Senior Faculty members at Government Medical College, Srinagar smell rat in the proposed policy. Dr Nazir Ahmad Salroo, President Medical Faculty Association GMC, Srinagar points out that “after their posting in Srinagar, doctors from Jammu would soon put forth security reasons and return to Jammu. And this they would do not before taking the posts that belong to GMC, Srinagar, along with them.” Spokesperson Doctors Association of Kashmir Dr Mir Mushtaq Ahmad also expressed similar thoughts.
Interestingly Medical Teachers Association, Jammu has also expressed its resentment over the Common seniority policy. President Medical Teachers Association, Jammu Dr Tariq Azad says, “People mostly belonging to schedule caste category are running a campaign for common seniority and have got some people from higher echelons in their ranks. Some policy makers have been influenced by them to get the decision in their favour. This common seniority is certainly not in favour of Medical Colleges either in Jammu or Srinagar. Some vested interests are making it a national issue to ruin the Medical Education sector in the state.”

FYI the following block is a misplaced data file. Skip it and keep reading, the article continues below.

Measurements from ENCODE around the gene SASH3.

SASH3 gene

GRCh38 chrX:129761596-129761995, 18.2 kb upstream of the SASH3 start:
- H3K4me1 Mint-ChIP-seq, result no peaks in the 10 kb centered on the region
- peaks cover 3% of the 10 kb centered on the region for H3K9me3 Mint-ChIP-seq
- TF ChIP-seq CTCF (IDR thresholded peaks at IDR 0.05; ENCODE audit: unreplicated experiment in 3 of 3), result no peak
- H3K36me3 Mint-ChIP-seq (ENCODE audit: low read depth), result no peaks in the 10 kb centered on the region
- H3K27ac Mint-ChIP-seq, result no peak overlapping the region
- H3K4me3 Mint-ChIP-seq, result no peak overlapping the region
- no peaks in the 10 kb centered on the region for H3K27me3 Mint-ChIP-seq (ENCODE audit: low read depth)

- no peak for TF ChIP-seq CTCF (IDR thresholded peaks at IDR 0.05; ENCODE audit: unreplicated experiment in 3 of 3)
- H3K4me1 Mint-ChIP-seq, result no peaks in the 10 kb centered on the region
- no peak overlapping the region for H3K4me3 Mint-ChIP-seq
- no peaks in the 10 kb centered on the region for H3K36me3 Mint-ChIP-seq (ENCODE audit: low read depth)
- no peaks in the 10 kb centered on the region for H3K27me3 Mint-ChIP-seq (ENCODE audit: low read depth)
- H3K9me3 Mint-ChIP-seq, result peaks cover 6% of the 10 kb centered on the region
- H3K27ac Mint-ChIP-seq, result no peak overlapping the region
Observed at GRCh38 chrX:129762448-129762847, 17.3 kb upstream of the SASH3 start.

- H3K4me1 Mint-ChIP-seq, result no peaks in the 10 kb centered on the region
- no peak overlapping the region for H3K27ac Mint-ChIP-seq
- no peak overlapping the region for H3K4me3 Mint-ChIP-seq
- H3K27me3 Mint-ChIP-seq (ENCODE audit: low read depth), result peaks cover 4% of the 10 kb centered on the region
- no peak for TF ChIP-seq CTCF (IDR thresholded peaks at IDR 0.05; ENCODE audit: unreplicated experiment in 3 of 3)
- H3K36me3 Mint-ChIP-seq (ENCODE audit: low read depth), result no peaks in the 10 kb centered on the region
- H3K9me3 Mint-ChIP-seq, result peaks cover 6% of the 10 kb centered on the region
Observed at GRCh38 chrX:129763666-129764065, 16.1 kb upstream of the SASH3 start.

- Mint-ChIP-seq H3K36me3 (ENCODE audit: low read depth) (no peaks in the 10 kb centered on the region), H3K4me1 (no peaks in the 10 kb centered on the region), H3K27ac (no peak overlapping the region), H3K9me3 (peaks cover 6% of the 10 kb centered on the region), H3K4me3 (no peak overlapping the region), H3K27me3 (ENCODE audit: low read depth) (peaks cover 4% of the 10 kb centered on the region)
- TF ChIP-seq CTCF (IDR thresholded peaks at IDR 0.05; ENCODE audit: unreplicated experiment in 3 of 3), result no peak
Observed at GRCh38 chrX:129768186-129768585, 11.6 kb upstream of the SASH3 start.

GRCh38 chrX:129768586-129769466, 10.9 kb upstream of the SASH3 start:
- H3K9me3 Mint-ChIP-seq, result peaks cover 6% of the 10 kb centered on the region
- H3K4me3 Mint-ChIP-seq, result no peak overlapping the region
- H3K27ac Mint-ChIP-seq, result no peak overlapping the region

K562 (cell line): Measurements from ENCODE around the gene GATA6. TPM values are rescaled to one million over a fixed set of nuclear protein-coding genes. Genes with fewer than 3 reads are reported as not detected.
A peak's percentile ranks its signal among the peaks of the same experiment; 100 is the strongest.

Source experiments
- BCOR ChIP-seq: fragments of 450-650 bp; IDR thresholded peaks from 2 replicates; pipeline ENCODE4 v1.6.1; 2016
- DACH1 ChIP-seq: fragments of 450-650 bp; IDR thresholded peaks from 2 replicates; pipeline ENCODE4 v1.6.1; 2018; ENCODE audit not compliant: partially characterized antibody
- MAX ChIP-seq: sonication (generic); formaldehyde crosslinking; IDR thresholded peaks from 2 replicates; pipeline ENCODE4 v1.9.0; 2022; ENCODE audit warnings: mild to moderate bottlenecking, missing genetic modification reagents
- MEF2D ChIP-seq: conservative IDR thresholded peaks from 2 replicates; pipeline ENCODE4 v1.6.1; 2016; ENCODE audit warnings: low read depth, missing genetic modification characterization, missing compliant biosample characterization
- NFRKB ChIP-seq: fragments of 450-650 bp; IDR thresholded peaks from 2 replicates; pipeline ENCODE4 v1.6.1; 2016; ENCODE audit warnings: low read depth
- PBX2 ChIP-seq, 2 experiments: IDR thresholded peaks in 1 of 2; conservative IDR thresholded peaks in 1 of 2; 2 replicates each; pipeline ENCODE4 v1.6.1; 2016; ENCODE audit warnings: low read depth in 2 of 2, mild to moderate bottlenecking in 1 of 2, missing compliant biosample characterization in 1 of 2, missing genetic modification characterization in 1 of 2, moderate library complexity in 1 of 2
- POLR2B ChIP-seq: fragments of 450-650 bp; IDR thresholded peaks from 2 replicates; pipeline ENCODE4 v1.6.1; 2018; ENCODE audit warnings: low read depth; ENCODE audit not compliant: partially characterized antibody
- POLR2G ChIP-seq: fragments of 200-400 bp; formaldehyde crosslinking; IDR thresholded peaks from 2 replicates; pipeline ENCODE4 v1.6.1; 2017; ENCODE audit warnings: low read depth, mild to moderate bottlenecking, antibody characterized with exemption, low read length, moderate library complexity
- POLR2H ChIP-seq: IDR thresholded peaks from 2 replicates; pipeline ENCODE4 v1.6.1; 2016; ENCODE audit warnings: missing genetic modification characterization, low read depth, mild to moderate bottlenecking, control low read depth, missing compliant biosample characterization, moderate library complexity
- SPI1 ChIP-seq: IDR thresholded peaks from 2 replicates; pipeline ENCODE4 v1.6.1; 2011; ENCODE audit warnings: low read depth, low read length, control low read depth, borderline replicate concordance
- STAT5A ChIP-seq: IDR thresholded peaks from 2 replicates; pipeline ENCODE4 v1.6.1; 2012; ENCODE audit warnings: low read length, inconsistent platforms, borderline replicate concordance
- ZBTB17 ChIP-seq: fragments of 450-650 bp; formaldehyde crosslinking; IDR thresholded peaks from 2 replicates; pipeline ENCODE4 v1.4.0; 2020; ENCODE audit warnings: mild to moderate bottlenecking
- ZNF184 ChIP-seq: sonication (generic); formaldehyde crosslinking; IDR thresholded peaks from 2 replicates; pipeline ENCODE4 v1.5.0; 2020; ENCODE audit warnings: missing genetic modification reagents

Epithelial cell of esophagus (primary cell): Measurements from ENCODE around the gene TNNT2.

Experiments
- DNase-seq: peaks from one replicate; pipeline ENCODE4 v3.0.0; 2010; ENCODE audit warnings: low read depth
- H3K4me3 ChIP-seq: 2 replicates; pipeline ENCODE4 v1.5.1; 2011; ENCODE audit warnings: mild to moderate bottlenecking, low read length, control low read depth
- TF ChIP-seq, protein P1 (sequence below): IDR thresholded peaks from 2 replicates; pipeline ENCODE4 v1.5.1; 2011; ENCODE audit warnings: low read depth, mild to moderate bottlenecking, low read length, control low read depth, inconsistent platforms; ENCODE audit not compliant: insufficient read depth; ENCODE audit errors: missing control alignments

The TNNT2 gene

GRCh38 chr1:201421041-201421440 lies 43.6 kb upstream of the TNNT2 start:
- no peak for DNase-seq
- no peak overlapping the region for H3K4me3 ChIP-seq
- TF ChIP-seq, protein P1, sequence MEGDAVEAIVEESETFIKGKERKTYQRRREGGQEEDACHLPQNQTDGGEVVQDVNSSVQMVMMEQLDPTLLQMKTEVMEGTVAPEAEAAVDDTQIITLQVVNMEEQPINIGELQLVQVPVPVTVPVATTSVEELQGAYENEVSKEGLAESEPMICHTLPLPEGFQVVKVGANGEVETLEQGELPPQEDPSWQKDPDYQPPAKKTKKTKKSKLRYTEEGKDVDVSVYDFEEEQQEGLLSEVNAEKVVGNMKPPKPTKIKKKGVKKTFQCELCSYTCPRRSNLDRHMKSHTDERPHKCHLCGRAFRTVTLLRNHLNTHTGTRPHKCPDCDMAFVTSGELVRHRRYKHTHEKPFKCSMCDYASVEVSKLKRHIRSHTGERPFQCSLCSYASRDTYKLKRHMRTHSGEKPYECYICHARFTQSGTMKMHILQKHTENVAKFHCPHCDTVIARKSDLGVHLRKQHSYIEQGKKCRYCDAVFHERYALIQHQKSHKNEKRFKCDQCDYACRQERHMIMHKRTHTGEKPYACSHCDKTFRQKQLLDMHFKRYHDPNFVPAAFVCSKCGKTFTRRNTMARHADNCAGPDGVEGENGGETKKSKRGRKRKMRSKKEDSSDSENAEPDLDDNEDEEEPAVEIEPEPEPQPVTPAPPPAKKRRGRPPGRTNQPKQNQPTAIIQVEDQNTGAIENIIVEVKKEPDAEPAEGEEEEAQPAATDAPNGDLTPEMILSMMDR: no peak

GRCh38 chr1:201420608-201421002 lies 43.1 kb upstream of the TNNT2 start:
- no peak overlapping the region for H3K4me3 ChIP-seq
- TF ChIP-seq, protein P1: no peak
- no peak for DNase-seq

Medical Teachers Association Jammu has already had a meeting with the Chief Minister to put its suggestions across, who thereafter set up a committee to come up with recommendations for or against the Common Seniority Policy. The committee is meeting on 7th of September to take a stand on the issue.
When asked about the Government stand on this issue, Minister for Medical Education R S Chib said; “Though Common Seniority could be best for integrity of the State and has better prospects for administration in the field of Medical Education, but we are taking the arguments of the Medical Associations into consideration, before deciding on this issue.”